NGO opposes Law on Vagrancy


Nochlezhka (Night Shelter) opposes Law on Vagrancy 

Today the regional charity, Night Shelter, addressed an open letter to the prime minister of the Russian Federation (RF) Mikhail Fradkov, about the unacceptability in Russia of the Law on Vagrancy. 'We are sure that the law making homeless people liable to criminal prosecution simply for lack of being registered for a residence permit will not solve the problems', said Maxim Yegorv, the Chairperson of Night Shelter, at a press conference which took place in St Petersburg. 

According to Yegorov, in a Russia where more than one set of statistics puts the number of homeless people at about five million, there is no unitary aid programme and not even a legal definition of what constitutes a homeless person. The letter to Mr Fradkov states in particular: 'The fact of the matter is that we are talking about the introduction of criminal liability for not having a permit for permanent or temporary residence, which is contrary to the provisions of section 2 , article 3, of the RF Law on 'The Right of Citizens of the RF to Freedom of Movement and Choice of Temporary or Permanent Residence within the Borders of the RF '.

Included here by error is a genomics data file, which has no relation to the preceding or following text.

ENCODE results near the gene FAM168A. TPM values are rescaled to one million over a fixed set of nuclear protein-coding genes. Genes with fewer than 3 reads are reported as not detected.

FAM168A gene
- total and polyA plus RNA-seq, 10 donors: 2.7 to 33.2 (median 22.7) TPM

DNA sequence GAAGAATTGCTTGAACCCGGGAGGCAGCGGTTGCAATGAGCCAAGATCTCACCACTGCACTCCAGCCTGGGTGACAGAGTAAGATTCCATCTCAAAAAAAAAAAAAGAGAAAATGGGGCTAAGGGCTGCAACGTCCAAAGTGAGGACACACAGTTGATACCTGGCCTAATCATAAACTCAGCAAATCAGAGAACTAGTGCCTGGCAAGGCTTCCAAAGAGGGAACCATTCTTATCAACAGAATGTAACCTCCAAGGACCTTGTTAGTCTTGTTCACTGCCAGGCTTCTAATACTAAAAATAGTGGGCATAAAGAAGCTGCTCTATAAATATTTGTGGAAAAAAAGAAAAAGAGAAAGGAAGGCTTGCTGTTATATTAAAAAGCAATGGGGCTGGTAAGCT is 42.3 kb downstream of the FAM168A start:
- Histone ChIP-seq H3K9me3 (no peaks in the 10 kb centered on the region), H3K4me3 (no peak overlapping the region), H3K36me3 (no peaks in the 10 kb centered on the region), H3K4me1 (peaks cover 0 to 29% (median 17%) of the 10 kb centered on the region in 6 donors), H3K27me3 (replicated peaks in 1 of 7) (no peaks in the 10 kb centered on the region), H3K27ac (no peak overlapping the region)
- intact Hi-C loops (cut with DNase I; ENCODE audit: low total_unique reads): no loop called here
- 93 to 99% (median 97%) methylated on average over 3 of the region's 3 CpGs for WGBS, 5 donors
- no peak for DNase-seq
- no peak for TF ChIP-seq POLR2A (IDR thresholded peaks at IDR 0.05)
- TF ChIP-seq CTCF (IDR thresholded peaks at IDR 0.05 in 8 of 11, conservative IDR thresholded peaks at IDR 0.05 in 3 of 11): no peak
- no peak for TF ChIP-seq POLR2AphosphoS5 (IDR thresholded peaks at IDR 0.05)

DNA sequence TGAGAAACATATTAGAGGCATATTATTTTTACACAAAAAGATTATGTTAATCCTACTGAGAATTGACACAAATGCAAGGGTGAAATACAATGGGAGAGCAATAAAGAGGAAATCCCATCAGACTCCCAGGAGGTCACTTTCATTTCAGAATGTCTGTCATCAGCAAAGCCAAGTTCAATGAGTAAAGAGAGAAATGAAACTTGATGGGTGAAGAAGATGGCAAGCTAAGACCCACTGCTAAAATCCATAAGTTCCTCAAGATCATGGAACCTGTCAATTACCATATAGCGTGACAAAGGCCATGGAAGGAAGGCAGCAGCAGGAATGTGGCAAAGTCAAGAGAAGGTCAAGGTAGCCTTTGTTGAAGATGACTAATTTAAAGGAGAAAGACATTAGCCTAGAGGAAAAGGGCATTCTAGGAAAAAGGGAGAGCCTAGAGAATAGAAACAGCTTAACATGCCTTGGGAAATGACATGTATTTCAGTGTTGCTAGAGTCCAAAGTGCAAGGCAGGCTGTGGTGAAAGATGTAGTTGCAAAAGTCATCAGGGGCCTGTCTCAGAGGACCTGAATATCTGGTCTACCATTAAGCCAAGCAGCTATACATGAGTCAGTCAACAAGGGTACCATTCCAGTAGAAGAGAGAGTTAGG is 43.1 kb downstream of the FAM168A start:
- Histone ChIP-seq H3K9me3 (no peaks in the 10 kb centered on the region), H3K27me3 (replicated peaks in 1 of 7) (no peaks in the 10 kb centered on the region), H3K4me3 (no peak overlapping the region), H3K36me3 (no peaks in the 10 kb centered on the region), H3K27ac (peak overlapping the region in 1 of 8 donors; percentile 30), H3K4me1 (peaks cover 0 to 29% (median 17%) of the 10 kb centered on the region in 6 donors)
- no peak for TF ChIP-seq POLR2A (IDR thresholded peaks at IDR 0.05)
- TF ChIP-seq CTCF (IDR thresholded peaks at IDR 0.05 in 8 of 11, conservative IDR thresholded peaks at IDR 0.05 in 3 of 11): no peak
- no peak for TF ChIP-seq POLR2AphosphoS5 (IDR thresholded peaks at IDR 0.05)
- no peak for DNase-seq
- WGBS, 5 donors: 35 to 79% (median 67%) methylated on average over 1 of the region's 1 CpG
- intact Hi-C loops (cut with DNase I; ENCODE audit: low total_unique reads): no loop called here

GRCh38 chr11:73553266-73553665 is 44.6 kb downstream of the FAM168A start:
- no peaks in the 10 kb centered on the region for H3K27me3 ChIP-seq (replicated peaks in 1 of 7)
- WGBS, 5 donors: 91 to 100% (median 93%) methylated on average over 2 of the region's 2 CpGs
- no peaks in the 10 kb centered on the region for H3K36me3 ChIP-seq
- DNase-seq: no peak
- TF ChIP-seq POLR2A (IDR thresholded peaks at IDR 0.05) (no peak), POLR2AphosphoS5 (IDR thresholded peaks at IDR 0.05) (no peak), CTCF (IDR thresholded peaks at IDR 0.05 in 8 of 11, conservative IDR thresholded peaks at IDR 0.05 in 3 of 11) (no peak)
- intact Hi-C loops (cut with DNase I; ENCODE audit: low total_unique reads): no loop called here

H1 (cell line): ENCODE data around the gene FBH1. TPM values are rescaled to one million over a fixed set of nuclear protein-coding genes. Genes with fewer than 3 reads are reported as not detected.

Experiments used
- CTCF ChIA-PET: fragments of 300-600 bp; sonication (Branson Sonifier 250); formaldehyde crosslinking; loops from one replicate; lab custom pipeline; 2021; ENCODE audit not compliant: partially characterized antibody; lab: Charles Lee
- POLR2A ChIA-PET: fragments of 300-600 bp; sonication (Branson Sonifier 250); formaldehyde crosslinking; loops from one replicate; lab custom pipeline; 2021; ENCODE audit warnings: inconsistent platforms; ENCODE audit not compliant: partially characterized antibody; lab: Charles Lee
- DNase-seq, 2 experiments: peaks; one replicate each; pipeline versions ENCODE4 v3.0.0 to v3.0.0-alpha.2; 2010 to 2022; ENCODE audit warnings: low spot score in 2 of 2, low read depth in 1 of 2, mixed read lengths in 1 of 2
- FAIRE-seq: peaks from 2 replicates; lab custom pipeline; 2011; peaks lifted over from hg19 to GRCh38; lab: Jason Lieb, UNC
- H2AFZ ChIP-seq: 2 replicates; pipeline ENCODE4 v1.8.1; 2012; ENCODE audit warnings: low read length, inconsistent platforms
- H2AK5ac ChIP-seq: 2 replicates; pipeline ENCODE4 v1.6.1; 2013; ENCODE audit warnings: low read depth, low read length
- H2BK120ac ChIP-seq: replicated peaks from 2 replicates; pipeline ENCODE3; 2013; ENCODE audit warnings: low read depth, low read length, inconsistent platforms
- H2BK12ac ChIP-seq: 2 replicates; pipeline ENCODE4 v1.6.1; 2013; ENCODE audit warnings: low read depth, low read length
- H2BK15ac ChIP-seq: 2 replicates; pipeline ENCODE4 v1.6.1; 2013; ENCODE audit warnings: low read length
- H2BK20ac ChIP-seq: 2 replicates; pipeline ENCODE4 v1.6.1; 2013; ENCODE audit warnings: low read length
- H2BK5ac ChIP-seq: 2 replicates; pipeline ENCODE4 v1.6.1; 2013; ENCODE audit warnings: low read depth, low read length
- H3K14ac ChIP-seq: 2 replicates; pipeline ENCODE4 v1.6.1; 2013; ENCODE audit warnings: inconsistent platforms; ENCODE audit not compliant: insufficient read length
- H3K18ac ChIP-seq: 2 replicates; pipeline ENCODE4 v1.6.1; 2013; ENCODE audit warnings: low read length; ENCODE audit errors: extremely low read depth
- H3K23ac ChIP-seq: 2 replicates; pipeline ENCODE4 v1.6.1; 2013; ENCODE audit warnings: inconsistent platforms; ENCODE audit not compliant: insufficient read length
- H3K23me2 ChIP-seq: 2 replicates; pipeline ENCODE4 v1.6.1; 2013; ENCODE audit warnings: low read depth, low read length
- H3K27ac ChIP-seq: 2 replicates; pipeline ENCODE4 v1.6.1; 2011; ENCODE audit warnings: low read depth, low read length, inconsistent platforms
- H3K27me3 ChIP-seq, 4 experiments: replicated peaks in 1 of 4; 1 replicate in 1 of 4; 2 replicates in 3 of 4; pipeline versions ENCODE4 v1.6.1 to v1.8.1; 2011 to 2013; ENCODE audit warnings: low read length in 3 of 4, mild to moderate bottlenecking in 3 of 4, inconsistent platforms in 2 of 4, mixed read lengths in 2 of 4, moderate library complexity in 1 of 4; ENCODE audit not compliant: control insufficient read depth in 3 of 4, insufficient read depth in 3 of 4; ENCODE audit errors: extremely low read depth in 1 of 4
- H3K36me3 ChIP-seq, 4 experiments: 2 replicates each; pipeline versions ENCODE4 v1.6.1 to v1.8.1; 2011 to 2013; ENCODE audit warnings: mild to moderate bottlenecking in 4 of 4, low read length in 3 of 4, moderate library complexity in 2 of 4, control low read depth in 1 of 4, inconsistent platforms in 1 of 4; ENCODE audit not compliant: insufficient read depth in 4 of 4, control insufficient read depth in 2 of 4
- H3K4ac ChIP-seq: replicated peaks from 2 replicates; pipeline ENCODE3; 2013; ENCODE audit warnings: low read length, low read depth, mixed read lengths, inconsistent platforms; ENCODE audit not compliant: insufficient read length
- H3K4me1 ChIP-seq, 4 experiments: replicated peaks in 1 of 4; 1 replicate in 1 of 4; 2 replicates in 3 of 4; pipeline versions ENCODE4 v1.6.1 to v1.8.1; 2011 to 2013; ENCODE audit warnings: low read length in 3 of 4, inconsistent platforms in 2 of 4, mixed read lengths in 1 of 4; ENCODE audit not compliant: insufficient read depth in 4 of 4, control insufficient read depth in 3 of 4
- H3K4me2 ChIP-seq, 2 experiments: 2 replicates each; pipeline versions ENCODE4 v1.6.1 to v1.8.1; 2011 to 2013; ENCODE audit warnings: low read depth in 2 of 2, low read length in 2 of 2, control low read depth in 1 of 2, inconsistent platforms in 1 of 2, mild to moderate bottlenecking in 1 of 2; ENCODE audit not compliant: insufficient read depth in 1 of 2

According to the information held by Night Shelter, about 8,000 homeless people live permanently on the streets of St Petersburg alone whilst there are reckoned to be no less than 54,000 living in the town without being registered as having a residence permit. Furthermore the night shelters are reckoned to have only 250 beds which are again accessible only by people already being registered in St Petersburg. The problems of accommodating homeless families, homeless people, and those infected with AIDs, hepatitus and tuberculosis are not being resolved.

According to the Public Health Committee of St Petersburg Municipality 120 of the permanent beds in the town are occupied by homeless people for whom there is no alternative accommodation to which they can be discharged. Mr Yegorov recalled a case where in freezing winter conditions an ambulance brought a homeless person suffering from frostbite to the Dzhanelidze Scientific Research Institute (for special medical attention). The doctors in Reception there ejected him on to the street. He walked many kilometres on frostbitten legs to reach Night Shelter and died shortly afterwards. Yegorov Maxim (Night Shelter) –


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